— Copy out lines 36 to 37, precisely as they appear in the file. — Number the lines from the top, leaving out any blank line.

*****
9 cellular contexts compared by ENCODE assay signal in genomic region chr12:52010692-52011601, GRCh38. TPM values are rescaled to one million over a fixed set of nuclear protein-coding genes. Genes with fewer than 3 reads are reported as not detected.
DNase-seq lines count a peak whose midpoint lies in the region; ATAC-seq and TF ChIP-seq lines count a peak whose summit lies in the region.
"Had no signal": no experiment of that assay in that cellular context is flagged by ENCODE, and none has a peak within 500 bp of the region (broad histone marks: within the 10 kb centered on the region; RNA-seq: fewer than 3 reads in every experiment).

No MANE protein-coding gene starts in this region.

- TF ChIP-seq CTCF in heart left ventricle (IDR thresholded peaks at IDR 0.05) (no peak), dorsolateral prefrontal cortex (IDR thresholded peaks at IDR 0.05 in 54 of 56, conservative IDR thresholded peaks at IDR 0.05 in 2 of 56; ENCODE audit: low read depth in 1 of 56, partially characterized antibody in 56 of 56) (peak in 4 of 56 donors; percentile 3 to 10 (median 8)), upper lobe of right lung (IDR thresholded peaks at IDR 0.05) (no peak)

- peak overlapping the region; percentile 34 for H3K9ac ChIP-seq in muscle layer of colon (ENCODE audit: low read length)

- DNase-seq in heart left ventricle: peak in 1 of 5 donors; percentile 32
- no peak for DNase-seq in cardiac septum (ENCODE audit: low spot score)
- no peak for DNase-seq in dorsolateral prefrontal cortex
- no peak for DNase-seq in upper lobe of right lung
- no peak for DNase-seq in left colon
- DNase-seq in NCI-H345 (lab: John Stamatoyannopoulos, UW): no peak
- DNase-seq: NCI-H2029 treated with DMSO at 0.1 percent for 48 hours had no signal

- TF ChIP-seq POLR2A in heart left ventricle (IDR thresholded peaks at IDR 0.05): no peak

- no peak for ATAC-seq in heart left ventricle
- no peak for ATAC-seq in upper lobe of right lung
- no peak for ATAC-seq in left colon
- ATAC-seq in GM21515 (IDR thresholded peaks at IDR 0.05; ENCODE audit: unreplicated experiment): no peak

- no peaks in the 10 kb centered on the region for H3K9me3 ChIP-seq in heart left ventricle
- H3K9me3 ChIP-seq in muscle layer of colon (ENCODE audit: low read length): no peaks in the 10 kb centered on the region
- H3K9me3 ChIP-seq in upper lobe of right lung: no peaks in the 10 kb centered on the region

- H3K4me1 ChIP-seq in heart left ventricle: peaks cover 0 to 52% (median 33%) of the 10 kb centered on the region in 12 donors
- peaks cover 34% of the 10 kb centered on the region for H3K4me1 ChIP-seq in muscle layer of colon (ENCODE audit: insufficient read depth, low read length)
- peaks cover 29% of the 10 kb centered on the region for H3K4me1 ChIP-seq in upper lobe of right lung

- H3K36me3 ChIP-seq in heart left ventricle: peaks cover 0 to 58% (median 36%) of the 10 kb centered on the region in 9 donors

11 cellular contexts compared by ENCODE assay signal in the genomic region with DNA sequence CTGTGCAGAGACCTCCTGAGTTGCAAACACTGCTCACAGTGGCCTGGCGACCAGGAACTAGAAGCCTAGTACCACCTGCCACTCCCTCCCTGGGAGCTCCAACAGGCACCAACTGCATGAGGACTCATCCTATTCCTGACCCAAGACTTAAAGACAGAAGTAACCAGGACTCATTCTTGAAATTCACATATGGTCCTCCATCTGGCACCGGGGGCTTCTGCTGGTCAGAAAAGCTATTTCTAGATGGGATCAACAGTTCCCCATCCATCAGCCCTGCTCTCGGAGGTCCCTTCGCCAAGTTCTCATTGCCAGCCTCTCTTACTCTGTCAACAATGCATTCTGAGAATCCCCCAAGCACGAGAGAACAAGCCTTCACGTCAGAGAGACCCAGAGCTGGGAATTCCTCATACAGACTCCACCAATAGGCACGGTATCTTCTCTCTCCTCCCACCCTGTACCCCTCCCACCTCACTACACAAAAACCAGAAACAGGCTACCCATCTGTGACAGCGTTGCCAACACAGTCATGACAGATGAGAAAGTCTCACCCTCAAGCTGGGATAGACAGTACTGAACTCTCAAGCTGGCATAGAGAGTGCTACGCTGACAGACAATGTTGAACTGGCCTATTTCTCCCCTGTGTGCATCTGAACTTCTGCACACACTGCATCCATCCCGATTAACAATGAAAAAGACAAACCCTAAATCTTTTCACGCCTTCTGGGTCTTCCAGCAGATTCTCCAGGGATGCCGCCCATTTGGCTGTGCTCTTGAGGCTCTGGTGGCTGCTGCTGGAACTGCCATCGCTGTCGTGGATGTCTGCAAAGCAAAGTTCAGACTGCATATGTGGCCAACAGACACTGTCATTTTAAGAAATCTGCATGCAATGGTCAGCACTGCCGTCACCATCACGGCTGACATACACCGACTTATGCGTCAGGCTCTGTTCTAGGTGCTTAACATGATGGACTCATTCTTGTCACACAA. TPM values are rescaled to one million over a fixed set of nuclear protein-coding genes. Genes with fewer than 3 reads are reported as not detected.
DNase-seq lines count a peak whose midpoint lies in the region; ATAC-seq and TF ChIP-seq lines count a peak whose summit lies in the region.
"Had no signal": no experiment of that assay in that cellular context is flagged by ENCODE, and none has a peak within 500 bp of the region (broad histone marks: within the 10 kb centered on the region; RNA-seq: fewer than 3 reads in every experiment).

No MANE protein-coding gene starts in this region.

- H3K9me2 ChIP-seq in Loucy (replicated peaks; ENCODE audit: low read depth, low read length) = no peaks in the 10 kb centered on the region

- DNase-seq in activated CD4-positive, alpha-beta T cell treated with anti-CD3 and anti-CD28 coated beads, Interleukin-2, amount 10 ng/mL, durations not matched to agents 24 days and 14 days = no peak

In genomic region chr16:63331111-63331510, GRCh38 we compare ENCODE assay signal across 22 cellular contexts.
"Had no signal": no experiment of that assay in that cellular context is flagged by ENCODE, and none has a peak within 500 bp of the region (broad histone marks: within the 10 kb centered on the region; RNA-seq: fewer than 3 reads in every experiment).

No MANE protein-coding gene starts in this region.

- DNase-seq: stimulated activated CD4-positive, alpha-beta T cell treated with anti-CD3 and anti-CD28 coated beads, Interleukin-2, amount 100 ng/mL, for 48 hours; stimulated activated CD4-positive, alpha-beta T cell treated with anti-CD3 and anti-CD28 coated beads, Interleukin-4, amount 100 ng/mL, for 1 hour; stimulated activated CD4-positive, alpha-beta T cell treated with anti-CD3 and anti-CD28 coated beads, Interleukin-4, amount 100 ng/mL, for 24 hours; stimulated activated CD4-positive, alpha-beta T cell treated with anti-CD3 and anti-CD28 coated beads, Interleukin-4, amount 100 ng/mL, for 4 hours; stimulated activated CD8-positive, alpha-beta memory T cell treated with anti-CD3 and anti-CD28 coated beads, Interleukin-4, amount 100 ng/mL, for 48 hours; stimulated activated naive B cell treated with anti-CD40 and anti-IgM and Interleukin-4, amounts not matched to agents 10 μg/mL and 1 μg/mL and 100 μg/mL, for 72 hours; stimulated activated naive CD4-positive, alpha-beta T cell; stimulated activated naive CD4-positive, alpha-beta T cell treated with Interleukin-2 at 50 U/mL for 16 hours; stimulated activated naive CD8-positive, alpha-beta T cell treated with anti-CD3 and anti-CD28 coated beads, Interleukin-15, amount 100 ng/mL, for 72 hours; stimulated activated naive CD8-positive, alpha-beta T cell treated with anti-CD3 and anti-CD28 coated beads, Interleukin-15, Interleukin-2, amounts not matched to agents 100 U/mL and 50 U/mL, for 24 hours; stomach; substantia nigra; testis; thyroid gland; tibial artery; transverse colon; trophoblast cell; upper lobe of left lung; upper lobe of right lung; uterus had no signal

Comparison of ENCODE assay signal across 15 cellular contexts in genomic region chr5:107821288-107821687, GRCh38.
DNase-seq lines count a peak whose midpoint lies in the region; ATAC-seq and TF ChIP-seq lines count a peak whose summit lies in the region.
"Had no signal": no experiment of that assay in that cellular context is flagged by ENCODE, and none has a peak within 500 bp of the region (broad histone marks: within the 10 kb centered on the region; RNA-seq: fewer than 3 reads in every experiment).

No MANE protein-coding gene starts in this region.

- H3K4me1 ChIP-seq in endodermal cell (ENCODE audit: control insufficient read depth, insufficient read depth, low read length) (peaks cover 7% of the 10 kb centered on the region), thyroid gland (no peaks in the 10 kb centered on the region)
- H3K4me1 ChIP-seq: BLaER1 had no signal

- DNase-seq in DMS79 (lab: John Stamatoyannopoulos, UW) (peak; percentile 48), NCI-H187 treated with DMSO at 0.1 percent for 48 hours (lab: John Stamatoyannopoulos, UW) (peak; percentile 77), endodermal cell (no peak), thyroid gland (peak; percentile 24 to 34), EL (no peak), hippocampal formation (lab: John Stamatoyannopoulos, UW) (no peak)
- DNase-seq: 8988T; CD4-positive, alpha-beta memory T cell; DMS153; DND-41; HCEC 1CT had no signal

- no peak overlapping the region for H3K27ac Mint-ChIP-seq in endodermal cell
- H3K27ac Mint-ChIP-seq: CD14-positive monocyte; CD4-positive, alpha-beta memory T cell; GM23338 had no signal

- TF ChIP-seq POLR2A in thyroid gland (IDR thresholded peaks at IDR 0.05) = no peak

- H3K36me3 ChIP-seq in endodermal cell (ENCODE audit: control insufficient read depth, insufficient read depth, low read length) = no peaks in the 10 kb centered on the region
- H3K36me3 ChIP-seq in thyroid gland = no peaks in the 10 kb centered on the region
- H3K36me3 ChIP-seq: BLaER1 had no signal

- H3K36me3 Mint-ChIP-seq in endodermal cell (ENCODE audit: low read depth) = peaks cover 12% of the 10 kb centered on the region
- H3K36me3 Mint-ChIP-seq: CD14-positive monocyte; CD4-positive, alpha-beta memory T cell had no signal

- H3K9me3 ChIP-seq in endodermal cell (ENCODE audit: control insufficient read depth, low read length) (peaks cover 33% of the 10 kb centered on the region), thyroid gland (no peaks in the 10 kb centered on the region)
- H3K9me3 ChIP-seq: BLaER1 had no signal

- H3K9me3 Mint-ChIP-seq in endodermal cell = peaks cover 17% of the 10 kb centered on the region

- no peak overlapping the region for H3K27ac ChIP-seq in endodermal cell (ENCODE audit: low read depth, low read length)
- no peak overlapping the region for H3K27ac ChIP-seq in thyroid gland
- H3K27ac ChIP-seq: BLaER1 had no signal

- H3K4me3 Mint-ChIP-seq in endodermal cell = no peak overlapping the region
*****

Comparison of ENCODE assay signal across 15 cellular contexts in genomic region chr5:107821288-107821687, GRCh38.
DNase-seq lines count a peak whose midpoint lies in the region; ATAC-seq and TF ChIP-seq lines count a peak whose summit lies in the region.